What this has really come down to, more than anything, is figuring out what I actually value in life and what I need to do to achieve and acquire those things efficiently. For example, frugality is about acquiring things I need (or strongly want) with as much financial efficiency as possible. It’s not just frugality, though – many other practices are a part of my life because they’re about achieving or acquiring things I desire. I want more free time, so I tinker around with time management. I want a healthier body, so I experiment with diet and exercise. In each case, I’m working to figure out efficient and effective ways to get what I want out of life.
This even extends into areas that you might not really expect, like building and maintaining friendships. If I genuinely want more friendships, what do I need to do to build them effectively and efficiently? If I genuinely want to keep older friendships strong, what do I need to do to maintain them effectively and efficiently? Figuring out those tactics has made me into a more social person and a better friend to others – or at least closer to the type of person I want to meet in public and the type of person I’d want as a friend.
The first step is identifying a goal. The second step is figuring out how to get there as efficiently as possible. That’s a big part of frugality for me, and that principle has spread to most other areas of my life.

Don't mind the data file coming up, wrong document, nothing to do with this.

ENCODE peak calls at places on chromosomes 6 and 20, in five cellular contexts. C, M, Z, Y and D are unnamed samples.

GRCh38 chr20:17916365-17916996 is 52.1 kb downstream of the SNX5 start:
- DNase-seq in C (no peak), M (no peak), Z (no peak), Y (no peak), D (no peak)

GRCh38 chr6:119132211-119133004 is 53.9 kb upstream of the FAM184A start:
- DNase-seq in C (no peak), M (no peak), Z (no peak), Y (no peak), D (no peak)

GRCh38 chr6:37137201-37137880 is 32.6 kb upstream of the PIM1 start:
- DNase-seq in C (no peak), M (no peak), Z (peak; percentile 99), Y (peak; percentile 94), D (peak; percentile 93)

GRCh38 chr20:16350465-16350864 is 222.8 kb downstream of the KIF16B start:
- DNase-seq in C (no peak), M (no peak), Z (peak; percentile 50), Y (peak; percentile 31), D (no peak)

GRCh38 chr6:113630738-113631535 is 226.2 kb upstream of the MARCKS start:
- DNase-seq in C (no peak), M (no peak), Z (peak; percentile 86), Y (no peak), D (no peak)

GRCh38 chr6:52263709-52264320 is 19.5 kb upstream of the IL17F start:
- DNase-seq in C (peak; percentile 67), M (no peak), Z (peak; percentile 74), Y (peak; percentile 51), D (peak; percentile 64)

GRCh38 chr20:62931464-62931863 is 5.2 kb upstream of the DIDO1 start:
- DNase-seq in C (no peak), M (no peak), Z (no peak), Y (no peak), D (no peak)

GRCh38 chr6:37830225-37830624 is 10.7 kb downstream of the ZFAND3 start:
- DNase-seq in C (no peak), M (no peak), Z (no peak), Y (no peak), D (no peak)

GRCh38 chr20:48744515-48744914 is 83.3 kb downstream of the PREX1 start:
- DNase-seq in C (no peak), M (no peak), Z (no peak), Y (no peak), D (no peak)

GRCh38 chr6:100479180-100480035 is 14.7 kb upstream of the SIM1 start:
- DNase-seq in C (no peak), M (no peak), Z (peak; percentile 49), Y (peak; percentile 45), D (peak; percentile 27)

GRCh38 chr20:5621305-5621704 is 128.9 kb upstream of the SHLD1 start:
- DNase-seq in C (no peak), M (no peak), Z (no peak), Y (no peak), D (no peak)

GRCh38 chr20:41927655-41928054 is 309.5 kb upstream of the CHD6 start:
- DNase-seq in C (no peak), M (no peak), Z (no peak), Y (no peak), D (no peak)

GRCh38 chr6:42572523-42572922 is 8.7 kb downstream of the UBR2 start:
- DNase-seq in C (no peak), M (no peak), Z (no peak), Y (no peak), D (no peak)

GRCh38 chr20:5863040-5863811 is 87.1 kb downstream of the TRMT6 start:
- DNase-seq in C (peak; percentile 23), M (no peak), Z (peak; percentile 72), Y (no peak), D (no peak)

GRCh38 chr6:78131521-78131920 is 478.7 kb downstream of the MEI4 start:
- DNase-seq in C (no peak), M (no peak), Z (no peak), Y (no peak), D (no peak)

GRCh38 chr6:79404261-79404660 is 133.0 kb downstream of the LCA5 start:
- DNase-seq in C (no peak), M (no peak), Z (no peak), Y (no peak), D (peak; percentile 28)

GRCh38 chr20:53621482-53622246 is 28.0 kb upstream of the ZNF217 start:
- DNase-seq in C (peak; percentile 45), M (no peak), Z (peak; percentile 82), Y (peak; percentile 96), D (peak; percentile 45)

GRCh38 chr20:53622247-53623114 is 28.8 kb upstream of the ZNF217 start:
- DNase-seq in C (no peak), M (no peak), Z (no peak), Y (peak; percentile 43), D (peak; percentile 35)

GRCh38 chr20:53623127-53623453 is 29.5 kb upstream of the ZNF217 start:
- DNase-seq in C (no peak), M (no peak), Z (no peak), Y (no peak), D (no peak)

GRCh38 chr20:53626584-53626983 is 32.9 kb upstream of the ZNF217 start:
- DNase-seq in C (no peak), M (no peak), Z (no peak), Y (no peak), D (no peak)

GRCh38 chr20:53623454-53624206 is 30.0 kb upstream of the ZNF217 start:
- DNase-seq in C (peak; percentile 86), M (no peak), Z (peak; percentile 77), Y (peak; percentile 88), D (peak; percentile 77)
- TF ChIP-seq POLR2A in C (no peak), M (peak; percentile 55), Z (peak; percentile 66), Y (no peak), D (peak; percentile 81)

Frugality Allows Me to Be Extravagant in a Few Areas of My Life That I Care Deeply About
What I’ve found is that by being really frugal in the areas of my life that are less important to me, I can afford to spend more freely in areas that are really important to me.
Having money to occasionally travel with my family and with my wife is very important to me, so I put aside money to make sure it happens. My hobbies are very important to me, so I have a monthly hobby budget.
Things that aren’t important to me include having a new car every few years (we drive ours until a large number of mechanical problems pop up), having a huge home, having a refurbished kitchen with granite countertops, eating out constantly (I can make great food at home), having cable television, using name brand items for our household supplies and basic food staples, and so on. Not having those things really doesn’t bother me at all, so I don’t have those things. I simply don’t spend money on them if at all possible.